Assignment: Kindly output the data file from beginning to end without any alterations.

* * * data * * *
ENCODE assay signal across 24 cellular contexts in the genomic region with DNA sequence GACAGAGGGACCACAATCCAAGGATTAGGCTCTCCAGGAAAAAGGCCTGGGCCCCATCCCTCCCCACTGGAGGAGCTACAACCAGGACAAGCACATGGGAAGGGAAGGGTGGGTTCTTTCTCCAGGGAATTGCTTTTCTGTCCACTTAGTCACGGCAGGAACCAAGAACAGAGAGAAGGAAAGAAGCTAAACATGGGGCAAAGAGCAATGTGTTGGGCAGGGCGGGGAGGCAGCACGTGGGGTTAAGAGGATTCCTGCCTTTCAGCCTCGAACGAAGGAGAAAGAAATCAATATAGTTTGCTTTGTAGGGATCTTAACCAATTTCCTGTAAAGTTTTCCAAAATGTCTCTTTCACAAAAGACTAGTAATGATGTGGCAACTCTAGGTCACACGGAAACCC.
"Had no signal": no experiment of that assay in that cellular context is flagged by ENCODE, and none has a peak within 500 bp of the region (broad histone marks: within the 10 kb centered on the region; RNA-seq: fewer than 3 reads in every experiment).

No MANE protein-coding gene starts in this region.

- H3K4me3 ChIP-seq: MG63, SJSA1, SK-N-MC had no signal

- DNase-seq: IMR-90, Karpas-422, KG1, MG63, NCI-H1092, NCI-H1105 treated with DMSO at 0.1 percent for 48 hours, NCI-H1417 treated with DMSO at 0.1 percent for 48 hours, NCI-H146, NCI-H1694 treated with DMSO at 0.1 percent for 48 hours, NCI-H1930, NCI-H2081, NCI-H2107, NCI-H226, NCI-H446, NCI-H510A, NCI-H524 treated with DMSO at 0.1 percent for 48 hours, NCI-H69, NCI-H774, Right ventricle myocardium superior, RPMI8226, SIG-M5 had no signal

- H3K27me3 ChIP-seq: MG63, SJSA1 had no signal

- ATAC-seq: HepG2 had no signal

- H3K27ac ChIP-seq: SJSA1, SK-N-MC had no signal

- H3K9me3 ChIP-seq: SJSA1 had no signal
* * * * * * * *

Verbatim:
ENCODE assay signal across 24 cellular contexts in the genomic region with DNA sequence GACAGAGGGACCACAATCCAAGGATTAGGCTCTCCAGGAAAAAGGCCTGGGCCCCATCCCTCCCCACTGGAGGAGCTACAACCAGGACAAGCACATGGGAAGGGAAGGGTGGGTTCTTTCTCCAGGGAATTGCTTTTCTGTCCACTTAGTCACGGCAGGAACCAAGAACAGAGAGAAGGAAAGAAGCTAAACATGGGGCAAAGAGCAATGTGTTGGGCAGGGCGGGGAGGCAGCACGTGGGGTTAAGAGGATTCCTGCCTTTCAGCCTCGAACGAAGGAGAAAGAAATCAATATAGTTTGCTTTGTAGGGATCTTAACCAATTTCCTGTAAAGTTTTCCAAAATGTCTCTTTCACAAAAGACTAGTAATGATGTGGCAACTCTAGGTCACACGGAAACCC.
"Had no signal": no experiment of that assay in that cellular context is flagged by ENCODE, and none has a peak within 500 bp of the region (broad histone marks: within the 10 kb centered on the region; RNA-seq: fewer than 3 reads in every experiment).

No MANE protein-coding gene starts in this region.

- H3K4me3 ChIP-seq: MG63, SJSA1, SK-N-MC had no signal

- DNase-seq: IMR-90, Karpas-422, KG1, MG63, NCI-H1092, NCI-H1105 treated with DMSO at 0.1 percent for 48 hours, NCI-H1417 treated with DMSO at 0.1 percent for 48 hours, NCI-H146, NCI-H1694 treated with DMSO at 0.1 percent for 48 hours, NCI-H1930, NCI-H2081, NCI-H2107, NCI-H226, NCI-H446, NCI-H510A, NCI-H524 treated with DMSO at 0.1 percent for 48 hours, NCI-H69, NCI-H774, Right ventricle myocardium superior, RPMI8226, SIG-M5 had no signal

- H3K27me3 ChIP-seq: MG63, SJSA1 had no signal

- ATAC-seq: HepG2 had no signal

- H3K27ac ChIP-seq: SJSA1, SK-N-MC had no signal

- H3K9me3 ChIP-seq: SJSA1 had no signal